Qualitative condition monitoring of rail steel

Payne, Jessica (2023). Qualitative condition monitoring of rail steel. University of Birmingham. M.Sc.

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To meet the growing demand for rail travel and keep customers satisfied, disruption to services must be minimised. Currently used rail inspection techniques require rail access which prevents 24h operation of rolling stock. The replacement of these disruptive techniques with passive remote monitoring methods can provide economic benefits to those who use and supply rail travel whilst improving customer satisfaction.
Acoustic Emission (AE) is an inspection technique that can passively and continuously collect health degradation data while attached to the surface of a material. It has previously been identified as capable of detecting and locating growing defects within rails and crossings and recent work has focused on its use to quantify fatigue cracks as they propagate. Active inspection can be used to quantify defects that have previously propagated whilst AE testing can provide information on damage as it occurs. To predict future health degradation, it is necessary to use modelling. Recent work regarding the modelling of rails have included improvements to the accuracy of modelling the material behaviour whilst keeping the processing effort reasonably low (due to the large number of cycles that rails operate over). Links have also started to be made between Finite Element Analysis (FEA) and AE, with a goal of aiding AE data interpretation.
A three-point bending fatigue test was performed on ten notched and pre-cracked samples of cast manganese steel (otherwise known as Hadfield steel). AE was measured by two sensors, the outputs of which were parametric and waveform analysis respectively. The crack length was measured throughout the test using Direct Current Potential Drop (DCPD). A similar experiment was performed in recent work on R260steel samples; data from the experiment was further analysed in this work. The waveform AE data and recorded force for each event was used to calibrate the parametric AE data to the true frequency so that a more accurate cycle number for each event was used and the cycle stage at which hits were measured could be analysed. For the Hadfield steel, the parametric AE data was compared to the crack growth rate to attempt quantification using the AE count rate. Finite Element Analysis was also performed to simulate a crack growing through an inclusion in R260 steel and investigate the resultant energy release for comparison with previous work in the literature that related the location of an inclusion along the surface of a fatigue crack to the time at which a significant step in cumulative AE energy was measured.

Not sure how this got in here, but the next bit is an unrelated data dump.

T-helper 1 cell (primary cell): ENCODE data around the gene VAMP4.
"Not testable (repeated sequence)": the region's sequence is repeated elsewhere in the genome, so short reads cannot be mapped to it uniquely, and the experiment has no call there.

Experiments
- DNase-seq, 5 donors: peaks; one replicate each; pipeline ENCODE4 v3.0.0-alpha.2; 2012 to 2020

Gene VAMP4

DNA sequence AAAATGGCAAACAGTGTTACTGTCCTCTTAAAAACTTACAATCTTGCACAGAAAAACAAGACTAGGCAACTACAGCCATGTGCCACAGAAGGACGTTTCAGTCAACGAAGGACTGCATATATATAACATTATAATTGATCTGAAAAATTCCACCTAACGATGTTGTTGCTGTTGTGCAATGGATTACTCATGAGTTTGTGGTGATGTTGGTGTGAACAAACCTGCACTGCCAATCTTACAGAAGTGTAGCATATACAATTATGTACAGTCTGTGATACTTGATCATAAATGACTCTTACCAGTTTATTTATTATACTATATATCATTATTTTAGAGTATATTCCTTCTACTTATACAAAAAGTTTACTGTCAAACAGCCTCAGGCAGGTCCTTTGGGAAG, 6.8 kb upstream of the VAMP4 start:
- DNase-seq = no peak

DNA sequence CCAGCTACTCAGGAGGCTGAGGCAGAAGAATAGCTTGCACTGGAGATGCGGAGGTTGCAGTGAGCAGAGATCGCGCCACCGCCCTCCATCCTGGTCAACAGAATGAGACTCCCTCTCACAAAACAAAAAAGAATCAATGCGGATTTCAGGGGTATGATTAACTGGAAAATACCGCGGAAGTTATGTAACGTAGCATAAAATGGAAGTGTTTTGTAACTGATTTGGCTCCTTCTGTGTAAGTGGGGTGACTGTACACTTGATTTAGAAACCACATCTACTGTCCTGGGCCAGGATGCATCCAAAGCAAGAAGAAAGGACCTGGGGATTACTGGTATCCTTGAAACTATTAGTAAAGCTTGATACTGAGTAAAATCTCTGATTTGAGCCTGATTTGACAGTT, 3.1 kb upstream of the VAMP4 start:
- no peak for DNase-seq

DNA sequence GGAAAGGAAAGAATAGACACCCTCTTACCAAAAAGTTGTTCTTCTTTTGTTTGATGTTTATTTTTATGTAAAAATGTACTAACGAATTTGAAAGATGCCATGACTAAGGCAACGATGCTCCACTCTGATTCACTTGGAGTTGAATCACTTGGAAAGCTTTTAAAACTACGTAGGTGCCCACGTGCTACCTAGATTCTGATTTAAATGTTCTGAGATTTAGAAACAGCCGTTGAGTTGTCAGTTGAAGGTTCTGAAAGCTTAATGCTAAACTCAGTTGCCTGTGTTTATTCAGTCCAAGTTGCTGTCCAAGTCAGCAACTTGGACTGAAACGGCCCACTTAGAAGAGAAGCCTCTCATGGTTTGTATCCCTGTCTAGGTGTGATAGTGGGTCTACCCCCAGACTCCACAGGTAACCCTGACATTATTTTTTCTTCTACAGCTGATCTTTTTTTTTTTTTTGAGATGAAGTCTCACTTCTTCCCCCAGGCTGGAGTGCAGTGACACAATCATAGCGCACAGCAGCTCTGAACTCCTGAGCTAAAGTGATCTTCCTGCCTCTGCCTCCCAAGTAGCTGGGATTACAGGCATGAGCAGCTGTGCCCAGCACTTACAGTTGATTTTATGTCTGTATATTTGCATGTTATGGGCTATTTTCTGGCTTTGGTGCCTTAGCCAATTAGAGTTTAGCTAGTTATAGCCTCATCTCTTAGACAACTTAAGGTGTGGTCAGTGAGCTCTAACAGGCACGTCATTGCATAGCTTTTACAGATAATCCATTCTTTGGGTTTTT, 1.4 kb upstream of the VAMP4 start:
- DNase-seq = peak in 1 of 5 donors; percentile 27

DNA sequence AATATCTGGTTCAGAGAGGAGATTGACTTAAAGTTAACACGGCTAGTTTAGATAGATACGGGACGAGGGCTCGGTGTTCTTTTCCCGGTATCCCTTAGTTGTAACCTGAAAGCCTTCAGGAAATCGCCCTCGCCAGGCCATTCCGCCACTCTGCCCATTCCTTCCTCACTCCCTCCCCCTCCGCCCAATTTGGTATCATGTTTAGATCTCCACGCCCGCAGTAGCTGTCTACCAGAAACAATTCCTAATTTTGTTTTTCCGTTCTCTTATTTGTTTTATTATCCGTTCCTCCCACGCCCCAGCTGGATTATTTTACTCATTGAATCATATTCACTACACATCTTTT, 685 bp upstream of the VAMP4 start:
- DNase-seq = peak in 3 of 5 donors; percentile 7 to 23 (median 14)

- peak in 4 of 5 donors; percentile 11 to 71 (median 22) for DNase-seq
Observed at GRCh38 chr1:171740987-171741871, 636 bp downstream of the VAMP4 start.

In both Hadfield steel and R260 steel, AE events that remained after filtering were determined to primarily be generated by crack propagation and friction as the crack opened and closed. Events that were measured during loading (due to crack propagation and friction of surfaces during crack opening) occurred earlier in the cycle as the crack grew, whilst events that were measured during unloading (due to friction during crack closure) appeared to occur at a consistent cycle stage.
Contrary to what was previously observed for R260 steel samples, the Hadfield steel samples showed no relationship between the count rates or energy rates and the stress intensity factor range (ΔK). As a result, no link could be made between the measured AE parameters and the crack growth. Therefore, crack length quantification using AE could not be achieved for the Hadfield steel samples. The FEA inclusion model showed that soft MnS inclusions can cause fast crack propagation and a related step in energy released. This supported the suggestion in previous work that an observed step in cumulative AE energy was a result of fast crack propagation caused by an inclusion.
Finally, a digital twin for rail is conceptualised which uses inputs of measured mechanical loads and AE for a section of track to reproduce defect growth and material behaviour. Implementation of an inspection technology such as this, if accurate, would vastly reduce inspection and maintenance costs whilst raising confidence in rail health.

Type of Work: Thesis (Masters by Research > M.Sc.)
Award Type: Masters by Research > M.Sc.
Licence: All rights reserved
College/Faculty: Colleges (2008 onwards) > College of Engineering & Physical Sciences
School or Department: School of Metallurgy and Materials
Funders: Other
Other Funders: University of Birmingham, Engineering and Physical Sciences Research Council, European Commission
Subjects: T Technology > TF Railroad engineering and operation
T Technology > TN Mining engineering. Metallurgy
URI: http://etheses.bham.ac.uk/id/eprint/13418


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